Photo by Ian MacDonald on Unsplash

A few days after Halloween, my window cleaner gave me a call. He must have been calling to sell me another round of window cleaning. Perhaps he wanted to tell me about a winter special promo that he was running. To my surprise, he offered to hang my Christmas lights on the exterior of my house, and he quoted me a reasonable price. It's as if he read my mind. The time, effort, and timing of when I was going to knock that to-do off my list were very top of mind for me that week. After hanging up the phone, I googled 'residential Christmas lights installation near me', which turned up a few results. So, I called those local businesses for a rough quote. It turns out that my window cleaner quoted me 50% less than his lights-installation competitors.

I started thinking, why would my window cleaner offer such a service? Is lights-installation a huge market? Probably not. Can lights-installation provide year-round revenue? Nope. But, because installing holiday lights is something many households will prioritize during holiday months, such a service, even if offered at cost or low margin, can...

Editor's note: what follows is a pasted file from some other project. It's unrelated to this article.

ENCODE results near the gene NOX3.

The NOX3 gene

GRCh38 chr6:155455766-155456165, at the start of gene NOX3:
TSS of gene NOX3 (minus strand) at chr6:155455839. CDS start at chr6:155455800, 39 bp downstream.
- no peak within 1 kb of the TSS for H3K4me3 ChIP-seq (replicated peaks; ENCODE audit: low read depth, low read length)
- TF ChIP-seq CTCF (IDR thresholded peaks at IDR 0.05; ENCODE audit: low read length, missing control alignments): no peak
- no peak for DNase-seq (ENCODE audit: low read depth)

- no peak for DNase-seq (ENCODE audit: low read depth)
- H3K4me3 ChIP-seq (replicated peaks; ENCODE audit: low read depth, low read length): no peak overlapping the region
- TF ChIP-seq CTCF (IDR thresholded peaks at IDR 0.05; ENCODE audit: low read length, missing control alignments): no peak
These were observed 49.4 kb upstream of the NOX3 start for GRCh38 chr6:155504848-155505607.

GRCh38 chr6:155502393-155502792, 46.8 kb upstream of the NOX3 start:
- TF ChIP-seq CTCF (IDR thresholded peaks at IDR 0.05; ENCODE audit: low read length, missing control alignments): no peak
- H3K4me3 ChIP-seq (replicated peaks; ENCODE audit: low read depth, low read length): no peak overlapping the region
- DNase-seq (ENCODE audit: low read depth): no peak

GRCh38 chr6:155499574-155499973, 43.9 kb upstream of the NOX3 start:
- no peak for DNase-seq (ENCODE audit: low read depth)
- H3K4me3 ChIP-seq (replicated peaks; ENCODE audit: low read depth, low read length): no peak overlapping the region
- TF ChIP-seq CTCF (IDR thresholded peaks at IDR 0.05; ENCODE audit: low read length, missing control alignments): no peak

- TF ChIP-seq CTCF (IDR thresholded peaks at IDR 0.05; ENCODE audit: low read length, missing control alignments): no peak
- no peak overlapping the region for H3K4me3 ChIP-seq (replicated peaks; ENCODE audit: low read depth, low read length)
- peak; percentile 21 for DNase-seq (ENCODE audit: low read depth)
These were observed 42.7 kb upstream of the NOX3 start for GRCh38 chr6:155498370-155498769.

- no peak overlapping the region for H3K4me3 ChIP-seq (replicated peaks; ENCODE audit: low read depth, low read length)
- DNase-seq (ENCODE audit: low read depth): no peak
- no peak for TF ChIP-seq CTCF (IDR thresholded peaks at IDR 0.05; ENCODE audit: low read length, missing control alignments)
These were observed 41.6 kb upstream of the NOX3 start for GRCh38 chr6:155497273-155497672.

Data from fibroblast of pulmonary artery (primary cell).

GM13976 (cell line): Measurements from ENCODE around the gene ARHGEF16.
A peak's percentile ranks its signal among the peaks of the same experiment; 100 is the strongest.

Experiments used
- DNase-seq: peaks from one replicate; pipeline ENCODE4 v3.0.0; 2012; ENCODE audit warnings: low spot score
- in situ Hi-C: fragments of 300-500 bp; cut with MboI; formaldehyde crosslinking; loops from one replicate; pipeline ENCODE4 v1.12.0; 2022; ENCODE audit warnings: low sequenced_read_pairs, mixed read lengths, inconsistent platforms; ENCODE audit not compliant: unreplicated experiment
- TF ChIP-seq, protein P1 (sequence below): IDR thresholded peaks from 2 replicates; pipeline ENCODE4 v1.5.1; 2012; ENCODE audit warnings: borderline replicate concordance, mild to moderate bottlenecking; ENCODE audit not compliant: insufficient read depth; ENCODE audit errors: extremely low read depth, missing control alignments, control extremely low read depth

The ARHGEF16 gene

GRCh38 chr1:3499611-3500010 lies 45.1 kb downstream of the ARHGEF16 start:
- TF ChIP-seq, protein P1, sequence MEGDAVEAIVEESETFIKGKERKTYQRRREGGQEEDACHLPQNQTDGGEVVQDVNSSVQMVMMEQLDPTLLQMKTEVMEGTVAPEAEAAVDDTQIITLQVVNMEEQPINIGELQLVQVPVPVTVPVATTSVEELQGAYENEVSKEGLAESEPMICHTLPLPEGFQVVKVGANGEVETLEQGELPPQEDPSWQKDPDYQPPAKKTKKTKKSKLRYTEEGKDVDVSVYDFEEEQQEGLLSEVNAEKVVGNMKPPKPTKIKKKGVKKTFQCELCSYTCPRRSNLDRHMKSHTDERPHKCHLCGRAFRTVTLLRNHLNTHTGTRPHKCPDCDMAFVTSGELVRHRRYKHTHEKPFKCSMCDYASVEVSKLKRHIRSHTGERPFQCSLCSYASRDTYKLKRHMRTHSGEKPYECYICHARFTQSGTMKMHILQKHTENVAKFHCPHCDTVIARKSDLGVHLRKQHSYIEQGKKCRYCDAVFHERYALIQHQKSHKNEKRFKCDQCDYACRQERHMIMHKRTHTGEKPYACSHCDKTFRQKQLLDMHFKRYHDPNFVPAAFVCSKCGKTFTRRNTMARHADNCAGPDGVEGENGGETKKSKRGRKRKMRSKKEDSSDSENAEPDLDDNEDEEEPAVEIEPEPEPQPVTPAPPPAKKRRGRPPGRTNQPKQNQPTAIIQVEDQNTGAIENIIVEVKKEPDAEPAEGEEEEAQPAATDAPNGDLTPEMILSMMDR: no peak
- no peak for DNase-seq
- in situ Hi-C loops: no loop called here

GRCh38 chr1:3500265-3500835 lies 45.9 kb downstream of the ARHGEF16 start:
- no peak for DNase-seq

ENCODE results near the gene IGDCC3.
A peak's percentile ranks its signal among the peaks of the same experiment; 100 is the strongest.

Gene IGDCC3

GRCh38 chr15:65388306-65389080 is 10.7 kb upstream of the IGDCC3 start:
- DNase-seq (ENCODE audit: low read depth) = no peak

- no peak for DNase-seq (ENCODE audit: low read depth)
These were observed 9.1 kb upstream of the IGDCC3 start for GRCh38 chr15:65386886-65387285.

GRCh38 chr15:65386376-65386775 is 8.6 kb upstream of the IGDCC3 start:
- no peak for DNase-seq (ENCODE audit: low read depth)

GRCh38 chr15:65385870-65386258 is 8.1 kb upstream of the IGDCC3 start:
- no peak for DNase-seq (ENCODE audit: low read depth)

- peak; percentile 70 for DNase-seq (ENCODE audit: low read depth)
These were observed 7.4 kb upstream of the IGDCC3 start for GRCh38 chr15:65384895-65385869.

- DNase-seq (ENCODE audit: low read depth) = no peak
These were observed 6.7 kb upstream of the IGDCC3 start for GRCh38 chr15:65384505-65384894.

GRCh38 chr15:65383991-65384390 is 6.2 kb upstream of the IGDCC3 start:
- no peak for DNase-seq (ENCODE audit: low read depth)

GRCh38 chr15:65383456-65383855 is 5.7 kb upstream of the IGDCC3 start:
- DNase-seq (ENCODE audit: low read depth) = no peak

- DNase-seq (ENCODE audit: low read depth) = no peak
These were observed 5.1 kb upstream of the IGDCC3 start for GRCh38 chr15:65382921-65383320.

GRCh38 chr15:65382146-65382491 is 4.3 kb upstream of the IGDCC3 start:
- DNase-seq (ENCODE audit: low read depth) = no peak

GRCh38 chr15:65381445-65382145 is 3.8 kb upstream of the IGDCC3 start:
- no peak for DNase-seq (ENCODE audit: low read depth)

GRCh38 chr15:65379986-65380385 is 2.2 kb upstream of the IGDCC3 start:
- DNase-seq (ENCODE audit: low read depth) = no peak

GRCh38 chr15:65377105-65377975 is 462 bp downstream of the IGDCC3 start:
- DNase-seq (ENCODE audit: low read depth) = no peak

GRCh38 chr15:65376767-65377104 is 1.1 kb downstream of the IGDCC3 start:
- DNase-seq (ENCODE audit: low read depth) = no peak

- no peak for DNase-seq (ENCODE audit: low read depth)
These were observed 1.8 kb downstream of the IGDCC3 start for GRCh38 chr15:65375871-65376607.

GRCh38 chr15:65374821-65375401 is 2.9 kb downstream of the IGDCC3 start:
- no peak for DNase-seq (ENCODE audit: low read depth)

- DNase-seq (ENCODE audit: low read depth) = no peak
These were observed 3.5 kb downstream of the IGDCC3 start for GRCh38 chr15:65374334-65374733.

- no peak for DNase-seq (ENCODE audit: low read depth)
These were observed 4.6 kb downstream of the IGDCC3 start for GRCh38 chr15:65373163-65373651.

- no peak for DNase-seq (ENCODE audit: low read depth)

Marketing experts often say that buyers don’t care about features alone. ‘Buyers care about how your product will benefit them.’ But benefits alone can often fall short. Benefits alone can’t carry a buyer from where they are today, risk-averse and standing still, to taking a chance on an unfamiliar solution that will cost them time, money, and/or effort.


Use plain language, simplify buying decisions, and focus on buyer pain points. siggi's yogurt brand thrives in a fiercely competitive category by matching its messaging to the way people make buying decisions. This brief post breaks down each messaging insight and provides examples.


Learning SEO can be a daunting task. Given the dizzying volume of advice out there, it's not easy to pin down what 'good SEO' means or how to get started. In such cases, it's best to skip all the high-level theory and go straight to the bottom: the actual tools used by SEO professionals.


This guide will help you figure out Todoist and get started in 20 minutes. It's a walkthrough of how I personally use the app to manage my life and keep the stress levels at bay.


I decided it was time to build a product and sell it myself, without a large team and a big budget. So I joined Indie Hackers and sold a productized service.


When a big product or strategy decision looms on the horizon, different teams often have opinions that are at odds with one another. You might ask, can’t quantitative data resolve such conflicts of opinion?


A collection of quotes with fundamental truths about marketing success and business growth.


A common perception: If I ask a customer how to improve a fan, they’ll ask for a bigger fan, not an AC. If Henry Ford asked people what they want, they would have asked for a faster horse, not a car.


Enter your email to subscribe to updates.